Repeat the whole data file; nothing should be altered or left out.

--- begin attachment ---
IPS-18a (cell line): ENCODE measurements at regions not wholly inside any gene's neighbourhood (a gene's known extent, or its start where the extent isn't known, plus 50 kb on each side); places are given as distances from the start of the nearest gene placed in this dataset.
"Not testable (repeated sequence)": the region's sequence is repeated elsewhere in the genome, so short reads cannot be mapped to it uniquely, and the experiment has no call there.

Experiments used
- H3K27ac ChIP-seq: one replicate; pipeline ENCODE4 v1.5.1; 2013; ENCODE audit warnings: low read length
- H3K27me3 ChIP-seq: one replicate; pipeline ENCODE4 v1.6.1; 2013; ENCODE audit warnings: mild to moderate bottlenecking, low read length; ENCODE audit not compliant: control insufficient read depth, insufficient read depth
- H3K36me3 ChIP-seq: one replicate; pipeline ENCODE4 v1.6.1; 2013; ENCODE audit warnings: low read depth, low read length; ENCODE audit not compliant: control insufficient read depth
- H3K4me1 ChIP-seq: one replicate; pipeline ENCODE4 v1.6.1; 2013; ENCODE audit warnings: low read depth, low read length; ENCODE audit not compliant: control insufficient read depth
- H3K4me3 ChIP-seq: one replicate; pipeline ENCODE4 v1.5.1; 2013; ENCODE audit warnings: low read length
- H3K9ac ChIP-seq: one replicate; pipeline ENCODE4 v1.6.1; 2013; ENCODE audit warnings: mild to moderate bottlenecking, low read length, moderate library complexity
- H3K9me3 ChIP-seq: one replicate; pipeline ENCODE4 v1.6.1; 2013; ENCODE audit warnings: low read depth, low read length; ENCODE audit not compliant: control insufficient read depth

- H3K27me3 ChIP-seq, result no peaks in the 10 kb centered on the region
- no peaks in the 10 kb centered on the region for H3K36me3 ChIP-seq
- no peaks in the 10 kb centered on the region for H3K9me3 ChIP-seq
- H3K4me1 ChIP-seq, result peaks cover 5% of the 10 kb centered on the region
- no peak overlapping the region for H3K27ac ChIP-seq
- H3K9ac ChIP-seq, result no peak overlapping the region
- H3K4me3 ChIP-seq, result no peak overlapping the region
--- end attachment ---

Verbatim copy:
IPS-18a (cell line): ENCODE measurements at regions not wholly inside any gene's neighbourhood (a gene's known extent, or its start where the extent isn't known, plus 50 kb on each side); places are given as distances from the start of the nearest gene placed in this dataset.
"Not testable (repeated sequence)": the region's sequence is repeated elsewhere in the genome, so short reads cannot be mapped to it uniquely, and the experiment has no call there.

Experiments used
- H3K27ac ChIP-seq: one replicate; pipeline ENCODE4 v1.5.1; 2013; ENCODE audit warnings: low read length
- H3K27me3 ChIP-seq: one replicate; pipeline ENCODE4 v1.6.1; 2013; ENCODE audit warnings: mild to moderate bottlenecking, low read length; ENCODE audit not compliant: control insufficient read depth, insufficient read depth
- H3K36me3 ChIP-seq: one replicate; pipeline ENCODE4 v1.6.1; 2013; ENCODE audit warnings: low read depth, low read length; ENCODE audit not compliant: control insufficient read depth
- H3K4me1 ChIP-seq: one replicate; pipeline ENCODE4 v1.6.1; 2013; ENCODE audit warnings: low read depth, low read length; ENCODE audit not compliant: control insufficient read depth
- H3K4me3 ChIP-seq: one replicate; pipeline ENCODE4 v1.5.1; 2013; ENCODE audit warnings: low read length
- H3K9ac ChIP-seq: one replicate; pipeline ENCODE4 v1.6.1; 2013; ENCODE audit warnings: mild to moderate bottlenecking, low read length, moderate library complexity
- H3K9me3 ChIP-seq: one replicate; pipeline ENCODE4 v1.6.1; 2013; ENCODE audit warnings: low read depth, low read length; ENCODE audit not compliant: control insufficient read depth

- H3K27me3 ChIP-seq, result no peaks in the 10 kb centered on the region
- no peaks in the 10 kb centered on the region for H3K36me3 ChIP-seq
- no peaks in the 10 kb centered on the region for H3K9me3 ChIP-seq
- H3K4me1 ChIP-seq, result peaks cover 5% of the 10 kb centered on the region
- no peak overlapping the region for H3K27ac ChIP-seq
- H3K9ac ChIP-seq, result no peak overlapping the region
- H3K4me3 ChIP-seq, result no peak overlapping the region